Document Type

Senior Honors Project

Publication Date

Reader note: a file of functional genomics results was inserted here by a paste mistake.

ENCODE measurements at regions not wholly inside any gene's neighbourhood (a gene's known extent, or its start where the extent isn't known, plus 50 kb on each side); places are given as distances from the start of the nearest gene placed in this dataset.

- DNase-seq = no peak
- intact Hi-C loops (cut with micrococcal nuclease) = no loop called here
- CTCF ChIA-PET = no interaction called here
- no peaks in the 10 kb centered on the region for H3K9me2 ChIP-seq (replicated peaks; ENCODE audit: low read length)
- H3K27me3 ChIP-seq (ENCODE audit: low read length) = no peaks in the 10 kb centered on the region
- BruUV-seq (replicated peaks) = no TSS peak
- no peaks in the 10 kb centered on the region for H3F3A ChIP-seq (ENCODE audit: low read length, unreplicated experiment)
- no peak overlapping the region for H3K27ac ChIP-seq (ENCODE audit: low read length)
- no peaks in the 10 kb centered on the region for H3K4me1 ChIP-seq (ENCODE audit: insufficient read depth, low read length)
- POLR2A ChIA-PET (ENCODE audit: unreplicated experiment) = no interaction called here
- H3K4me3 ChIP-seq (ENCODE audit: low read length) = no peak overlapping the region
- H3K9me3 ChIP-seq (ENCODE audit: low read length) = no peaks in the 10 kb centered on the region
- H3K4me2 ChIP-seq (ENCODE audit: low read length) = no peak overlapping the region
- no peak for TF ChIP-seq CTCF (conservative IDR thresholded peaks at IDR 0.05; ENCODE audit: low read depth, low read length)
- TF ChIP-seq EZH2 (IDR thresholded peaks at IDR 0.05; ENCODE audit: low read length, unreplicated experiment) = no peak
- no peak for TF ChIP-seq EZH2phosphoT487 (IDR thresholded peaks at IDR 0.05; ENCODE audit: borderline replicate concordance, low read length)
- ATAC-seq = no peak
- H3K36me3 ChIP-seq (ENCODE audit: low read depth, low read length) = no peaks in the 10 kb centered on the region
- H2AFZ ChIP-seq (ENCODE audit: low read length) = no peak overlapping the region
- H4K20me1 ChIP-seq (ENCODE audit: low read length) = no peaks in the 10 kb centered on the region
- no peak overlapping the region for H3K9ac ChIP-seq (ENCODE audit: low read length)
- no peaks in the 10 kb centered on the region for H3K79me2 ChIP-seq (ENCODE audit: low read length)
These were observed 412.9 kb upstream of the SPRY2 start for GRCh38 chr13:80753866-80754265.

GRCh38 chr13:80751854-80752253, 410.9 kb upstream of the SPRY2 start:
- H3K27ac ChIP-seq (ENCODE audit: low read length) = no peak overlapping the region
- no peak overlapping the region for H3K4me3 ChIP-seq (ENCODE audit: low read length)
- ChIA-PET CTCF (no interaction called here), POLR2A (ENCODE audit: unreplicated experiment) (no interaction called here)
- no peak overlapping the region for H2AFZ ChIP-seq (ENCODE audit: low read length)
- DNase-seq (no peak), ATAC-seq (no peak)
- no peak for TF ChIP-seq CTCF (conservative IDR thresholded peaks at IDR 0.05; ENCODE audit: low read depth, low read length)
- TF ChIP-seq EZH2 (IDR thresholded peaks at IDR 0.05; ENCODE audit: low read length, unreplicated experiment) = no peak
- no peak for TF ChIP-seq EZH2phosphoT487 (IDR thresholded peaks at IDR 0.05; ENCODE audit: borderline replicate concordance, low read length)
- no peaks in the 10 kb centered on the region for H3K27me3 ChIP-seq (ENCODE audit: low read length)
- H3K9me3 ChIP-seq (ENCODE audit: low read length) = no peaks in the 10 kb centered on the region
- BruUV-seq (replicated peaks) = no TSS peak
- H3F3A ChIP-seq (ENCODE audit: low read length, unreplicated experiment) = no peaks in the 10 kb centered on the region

Authors who write Holocaust literature for children have two main objectives when writing; the first to accurately describe the event in detail, and the second, they are morally obligated to pass on the memory of the Holocaust to the new generation. However, non-historical fiction can also relay the story of the Holocaust through abstract means. This paper argues that in a children’s Holocaust novel the age old struggle of good vs. evil is played out using resistance and collaboration themes. However, the historical backgrounds of resistance and collaboration are not clearly defined at all, while in the novels, it can take a black and white approach to the subject, leaving out vital historical information which could ultimately give a child the wrong impression regarding the events of the Holocaust. The three historical novels that have been analyzed are Number the Stars by Lois Lowry, The Devil’s Arithmetic by Jane Yolen, and The Book Thief by Marcus Zusak. The fourth book analyzed in this paper is Harry Potter and the Deathly Hallows by J.K. Rowling, which is analyzed for its parallels to the Nazi Germany and the Holocaust, rather than direct historical connections.